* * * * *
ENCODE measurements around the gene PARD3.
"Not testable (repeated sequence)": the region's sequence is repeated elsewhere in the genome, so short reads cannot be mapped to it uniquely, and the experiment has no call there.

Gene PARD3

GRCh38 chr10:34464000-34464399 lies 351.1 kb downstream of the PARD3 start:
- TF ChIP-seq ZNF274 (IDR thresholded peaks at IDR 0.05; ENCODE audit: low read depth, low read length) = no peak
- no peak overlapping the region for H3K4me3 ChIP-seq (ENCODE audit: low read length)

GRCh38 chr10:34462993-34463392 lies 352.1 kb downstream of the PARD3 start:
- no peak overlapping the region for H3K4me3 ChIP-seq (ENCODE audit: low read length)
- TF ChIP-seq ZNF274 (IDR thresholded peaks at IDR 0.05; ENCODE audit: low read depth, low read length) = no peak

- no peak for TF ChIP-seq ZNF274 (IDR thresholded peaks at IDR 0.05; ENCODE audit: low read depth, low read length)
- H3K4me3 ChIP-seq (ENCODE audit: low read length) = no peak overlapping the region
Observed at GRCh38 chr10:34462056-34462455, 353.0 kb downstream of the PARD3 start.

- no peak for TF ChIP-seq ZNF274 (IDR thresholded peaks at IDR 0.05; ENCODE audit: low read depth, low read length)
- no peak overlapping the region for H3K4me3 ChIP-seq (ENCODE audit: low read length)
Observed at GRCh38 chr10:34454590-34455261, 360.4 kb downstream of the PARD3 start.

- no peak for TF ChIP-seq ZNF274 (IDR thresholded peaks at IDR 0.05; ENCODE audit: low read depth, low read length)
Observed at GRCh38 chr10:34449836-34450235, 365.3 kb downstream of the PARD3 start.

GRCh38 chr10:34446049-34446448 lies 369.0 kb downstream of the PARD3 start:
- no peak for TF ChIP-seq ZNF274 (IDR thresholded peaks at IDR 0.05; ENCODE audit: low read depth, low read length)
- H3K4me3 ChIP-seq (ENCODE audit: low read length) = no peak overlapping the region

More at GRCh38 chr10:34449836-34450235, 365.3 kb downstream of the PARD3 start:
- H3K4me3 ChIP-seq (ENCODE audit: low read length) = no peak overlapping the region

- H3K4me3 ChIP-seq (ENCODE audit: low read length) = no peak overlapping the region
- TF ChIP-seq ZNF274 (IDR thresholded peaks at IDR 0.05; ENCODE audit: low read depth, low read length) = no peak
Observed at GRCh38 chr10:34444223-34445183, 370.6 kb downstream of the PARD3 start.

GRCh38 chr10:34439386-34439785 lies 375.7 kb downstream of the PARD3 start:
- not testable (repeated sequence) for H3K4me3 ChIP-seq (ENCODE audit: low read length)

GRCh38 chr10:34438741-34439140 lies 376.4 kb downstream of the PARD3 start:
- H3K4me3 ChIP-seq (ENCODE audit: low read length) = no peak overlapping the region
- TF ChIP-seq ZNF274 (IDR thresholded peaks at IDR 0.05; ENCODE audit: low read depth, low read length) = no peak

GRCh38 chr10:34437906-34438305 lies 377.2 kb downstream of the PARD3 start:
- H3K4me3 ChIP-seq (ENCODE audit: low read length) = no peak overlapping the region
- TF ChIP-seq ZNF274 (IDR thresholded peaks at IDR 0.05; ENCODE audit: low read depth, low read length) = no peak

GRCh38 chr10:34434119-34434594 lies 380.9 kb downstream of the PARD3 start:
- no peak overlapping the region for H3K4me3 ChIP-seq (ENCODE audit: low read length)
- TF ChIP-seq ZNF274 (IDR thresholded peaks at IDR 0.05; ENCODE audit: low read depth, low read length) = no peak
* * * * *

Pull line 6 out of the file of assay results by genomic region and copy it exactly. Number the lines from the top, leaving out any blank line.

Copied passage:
- no peak overlapping the region for H3K4me3 ChIP-seq (ENCODE audit: low read length)